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Why Doesn’t Health Insurance Cover My Medical Cannabis?

For many medical cannabis users, one of the most challenging aspects of getting treatment isn’t finding access to safe, validated cannabis medications; it’s negotiating the complicated world of health insurance.

Because cannabis is classified as a Schedule I Drug by the Controlled Substances Act, insurance companies won’t cover costs associated with its use, even if that use occurs in a state in which cannabis is legal for medicinal use.

Many policy and industry observers anticipate that cannabis will in the future be decriminalized on the federal level, but that leaves many patients out in the cold for the time being. Where does this vitally important issue currently stand? Let’s start with a brief rundown of the situation.

Canadian Health Insurance Covers Cannabis; Why Not Here?


Many Americans are asking why their health insurance won’t cover the cost of medical cannabis when Canadian insurers do.

Some policymakers here in the U.S. have been looking north for clues as to how to integrate cannabis into healthcare. In a Canadian court case in early 2017, a Nova Scotia man successfully argued that his health insurance provider had discriminated against him by refusing to reimburse him for the cost of his medical cannabis.

Since then, Canadian Prime Minister Justin Trudeau sidestepped further such suits by fulfilling a campaign pledge to legalize cannabis for both medical and recreational use, though hashing out the details of just how, or even when, this will occur has proved to be an elusive target.  

Here in the United States, the Department of Justice—the agency which oversees the DEA—has taken a hardline stance towards rescheduling cannabis. Attorney General Jeff Sessions is notoriously opposed to cannabis; in a hearing before the Senate in 2016, he flatly stated: “good people don’t smoke marijuana.”

The federal government’s take on cannabis is remarkably at odds with public opinion—which overwhelmingly supports the decriminalization of cannabis—but many believe that there’s little chance of legalization as long as the current administration is in office.

For medical cannabis patients, there’s some small hope that fiscal relief is on the way: In a small but closely watched case similar to the Canadian example, a New Jersey judge ruled that a man’s insurance company must reimburse him for the cost of his treatment with medical cannabis.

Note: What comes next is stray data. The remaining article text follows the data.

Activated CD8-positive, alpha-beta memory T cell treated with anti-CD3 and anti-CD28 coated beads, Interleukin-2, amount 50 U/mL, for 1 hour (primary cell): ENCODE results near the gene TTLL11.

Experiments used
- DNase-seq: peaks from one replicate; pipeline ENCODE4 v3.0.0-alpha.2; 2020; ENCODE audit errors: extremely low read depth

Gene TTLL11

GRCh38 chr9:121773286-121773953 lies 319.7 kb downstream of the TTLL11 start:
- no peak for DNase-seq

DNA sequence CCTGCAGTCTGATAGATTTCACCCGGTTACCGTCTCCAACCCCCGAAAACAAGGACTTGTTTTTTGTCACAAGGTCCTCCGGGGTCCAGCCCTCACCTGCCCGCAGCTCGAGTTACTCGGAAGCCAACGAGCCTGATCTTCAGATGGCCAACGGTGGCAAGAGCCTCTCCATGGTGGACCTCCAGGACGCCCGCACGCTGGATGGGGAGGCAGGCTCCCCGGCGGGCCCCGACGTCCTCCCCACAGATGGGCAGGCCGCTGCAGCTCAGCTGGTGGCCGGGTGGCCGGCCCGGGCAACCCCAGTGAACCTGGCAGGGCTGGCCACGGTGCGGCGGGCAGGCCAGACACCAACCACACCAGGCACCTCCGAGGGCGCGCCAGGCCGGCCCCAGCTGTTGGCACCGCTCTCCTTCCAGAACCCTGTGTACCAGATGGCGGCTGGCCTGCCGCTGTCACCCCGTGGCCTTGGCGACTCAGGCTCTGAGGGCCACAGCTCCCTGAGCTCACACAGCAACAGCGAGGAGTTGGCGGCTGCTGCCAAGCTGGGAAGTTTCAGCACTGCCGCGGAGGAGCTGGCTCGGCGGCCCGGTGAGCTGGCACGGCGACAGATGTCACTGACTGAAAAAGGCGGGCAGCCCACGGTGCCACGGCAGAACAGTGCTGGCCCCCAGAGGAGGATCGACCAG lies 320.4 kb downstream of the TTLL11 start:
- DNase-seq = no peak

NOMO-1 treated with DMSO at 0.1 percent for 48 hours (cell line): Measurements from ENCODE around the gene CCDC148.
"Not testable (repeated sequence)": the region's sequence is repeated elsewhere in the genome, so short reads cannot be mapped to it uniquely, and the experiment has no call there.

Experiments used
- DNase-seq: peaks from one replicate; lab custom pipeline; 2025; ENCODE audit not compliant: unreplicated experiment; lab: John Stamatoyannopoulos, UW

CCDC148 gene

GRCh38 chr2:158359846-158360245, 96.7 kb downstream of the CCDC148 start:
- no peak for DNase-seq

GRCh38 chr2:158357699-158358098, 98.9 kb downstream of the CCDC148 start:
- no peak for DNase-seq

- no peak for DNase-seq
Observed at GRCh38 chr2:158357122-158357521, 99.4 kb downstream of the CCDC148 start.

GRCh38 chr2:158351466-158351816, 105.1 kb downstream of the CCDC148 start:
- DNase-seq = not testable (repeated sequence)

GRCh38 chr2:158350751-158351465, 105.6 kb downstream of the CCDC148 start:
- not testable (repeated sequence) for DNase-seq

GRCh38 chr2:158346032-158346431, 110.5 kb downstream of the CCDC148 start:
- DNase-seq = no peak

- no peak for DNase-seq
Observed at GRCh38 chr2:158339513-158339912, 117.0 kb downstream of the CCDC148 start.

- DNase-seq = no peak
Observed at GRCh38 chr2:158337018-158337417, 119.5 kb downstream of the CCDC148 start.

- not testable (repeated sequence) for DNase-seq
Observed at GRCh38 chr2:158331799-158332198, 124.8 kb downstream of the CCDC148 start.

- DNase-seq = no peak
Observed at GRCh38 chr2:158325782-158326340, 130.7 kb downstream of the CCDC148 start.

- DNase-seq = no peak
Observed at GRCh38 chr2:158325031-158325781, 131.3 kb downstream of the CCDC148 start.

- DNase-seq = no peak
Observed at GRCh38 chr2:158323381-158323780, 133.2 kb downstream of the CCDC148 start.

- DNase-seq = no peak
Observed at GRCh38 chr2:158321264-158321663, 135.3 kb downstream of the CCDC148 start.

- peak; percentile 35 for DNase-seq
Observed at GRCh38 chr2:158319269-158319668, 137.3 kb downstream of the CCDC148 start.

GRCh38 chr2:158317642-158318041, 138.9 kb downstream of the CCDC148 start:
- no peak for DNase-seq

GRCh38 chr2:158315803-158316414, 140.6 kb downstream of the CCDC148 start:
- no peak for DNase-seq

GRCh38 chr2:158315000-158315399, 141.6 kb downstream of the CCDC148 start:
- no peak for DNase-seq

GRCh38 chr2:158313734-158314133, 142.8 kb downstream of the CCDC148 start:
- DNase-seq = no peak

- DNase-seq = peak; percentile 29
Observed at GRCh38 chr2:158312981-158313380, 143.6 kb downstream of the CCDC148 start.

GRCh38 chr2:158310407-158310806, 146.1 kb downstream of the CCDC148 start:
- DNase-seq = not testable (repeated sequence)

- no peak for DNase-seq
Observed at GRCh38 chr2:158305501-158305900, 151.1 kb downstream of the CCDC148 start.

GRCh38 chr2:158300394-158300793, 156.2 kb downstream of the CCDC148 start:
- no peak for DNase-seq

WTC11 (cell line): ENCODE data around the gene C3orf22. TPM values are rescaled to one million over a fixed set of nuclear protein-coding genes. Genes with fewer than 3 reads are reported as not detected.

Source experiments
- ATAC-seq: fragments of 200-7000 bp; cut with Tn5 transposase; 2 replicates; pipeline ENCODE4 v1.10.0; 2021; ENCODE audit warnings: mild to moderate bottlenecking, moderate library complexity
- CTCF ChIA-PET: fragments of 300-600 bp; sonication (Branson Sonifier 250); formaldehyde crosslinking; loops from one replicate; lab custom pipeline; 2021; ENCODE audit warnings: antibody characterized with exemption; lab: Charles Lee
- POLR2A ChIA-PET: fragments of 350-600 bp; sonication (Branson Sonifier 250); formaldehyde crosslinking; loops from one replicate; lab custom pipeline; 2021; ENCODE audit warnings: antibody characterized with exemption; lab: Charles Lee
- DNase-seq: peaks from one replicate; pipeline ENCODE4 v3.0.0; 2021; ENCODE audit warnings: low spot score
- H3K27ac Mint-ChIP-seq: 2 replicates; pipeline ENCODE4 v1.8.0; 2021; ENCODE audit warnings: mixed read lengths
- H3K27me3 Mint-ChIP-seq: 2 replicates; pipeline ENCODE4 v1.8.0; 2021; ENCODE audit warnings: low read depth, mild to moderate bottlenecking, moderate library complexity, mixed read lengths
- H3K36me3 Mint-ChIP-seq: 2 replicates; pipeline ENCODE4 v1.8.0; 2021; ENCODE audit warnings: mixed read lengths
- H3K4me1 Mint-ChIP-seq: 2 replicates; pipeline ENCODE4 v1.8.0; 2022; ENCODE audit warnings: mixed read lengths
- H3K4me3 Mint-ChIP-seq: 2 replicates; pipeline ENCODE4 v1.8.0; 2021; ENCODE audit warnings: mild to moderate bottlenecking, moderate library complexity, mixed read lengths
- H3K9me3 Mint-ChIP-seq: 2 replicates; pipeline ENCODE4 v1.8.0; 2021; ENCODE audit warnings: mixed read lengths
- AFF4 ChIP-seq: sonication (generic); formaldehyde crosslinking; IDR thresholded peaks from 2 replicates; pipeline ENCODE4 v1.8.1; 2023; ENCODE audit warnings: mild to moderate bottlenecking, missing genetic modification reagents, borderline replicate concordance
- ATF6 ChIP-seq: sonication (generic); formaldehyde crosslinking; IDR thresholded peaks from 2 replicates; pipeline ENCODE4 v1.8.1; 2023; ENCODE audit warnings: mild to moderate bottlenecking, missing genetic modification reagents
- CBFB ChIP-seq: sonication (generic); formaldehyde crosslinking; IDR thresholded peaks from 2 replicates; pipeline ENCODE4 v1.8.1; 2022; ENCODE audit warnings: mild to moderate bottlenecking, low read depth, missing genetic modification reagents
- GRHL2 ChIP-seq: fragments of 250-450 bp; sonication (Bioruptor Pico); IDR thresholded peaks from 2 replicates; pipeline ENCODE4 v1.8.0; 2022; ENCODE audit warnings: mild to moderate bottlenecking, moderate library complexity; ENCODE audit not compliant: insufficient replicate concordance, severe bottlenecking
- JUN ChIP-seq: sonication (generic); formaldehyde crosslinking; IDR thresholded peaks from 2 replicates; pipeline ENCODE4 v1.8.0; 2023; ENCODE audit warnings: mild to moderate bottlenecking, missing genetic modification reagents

Ironically, health insurance companies already typically cover Marinol, a synthetic form of marijuana produced in the lab. But the actual, all-natural marijuana plant? Nope.

Talking to Your Health Insurer

Interacting with your health insurer can be intimidating in the best of circumstances. Add in the complications of cannabis’ messy legal status and it can feel downright threatening.

Many advise patients to be truthful with your insurer if you’re asked about medical cannabis use as making statements you know to be untrue to your insurer could constitute fraud, and you could lose your insurance. While your admission could potentially have an impact on your policy, health insurers are typically not in the business of reporting cannabis users to the federal government.

If you’re concerned that your cannabis use could lead to a higher premium, that could be a possibility, depending on the insurer. They may classify your cannabis use as a risk factor, much as they would smoking cigarettes.

Health Insurance: The Financial Angle

If we’re not exactly holding our breath waiting for a change in the Federal stance on cannabis, there is some hope that the sheer weight of numbers—the dollars-and-cents kind—will win the day. Research indicates that cannabis could have a very significant effect on national health spending, which now accounts for nearly 20% of national spending.

An article published earlier in 2017 on suggested that, had all states legalized medical marijuana in that year, Medicare would have saved at least $1 billion, and perhaps as much as $3.89 billion.      

And that’s only the tip of the iceberg; the study referenced in the article points out that, had other state-to-state variables remained consistent, the dollar amount could be greater, as in “multiple billions” greater.

In October 2012, the United States Court of Appeals for the District of Columbia dismissed a case brought by Americans for Safe Access against the DEA in an attempt to force them to reclassify cannabis. But the cultural landscape has evolved since then; remember those two little court cases from earlier in the article?

There’s a good chance you’ll start to see more of these successful suits as acceptance of medical cannabis increases. And while we’d all love to see sweeping, history-making change come down from the Federal level, patience and persistence pay off. As the proverb goes: “Water wears away stone” (Job 14: 19).

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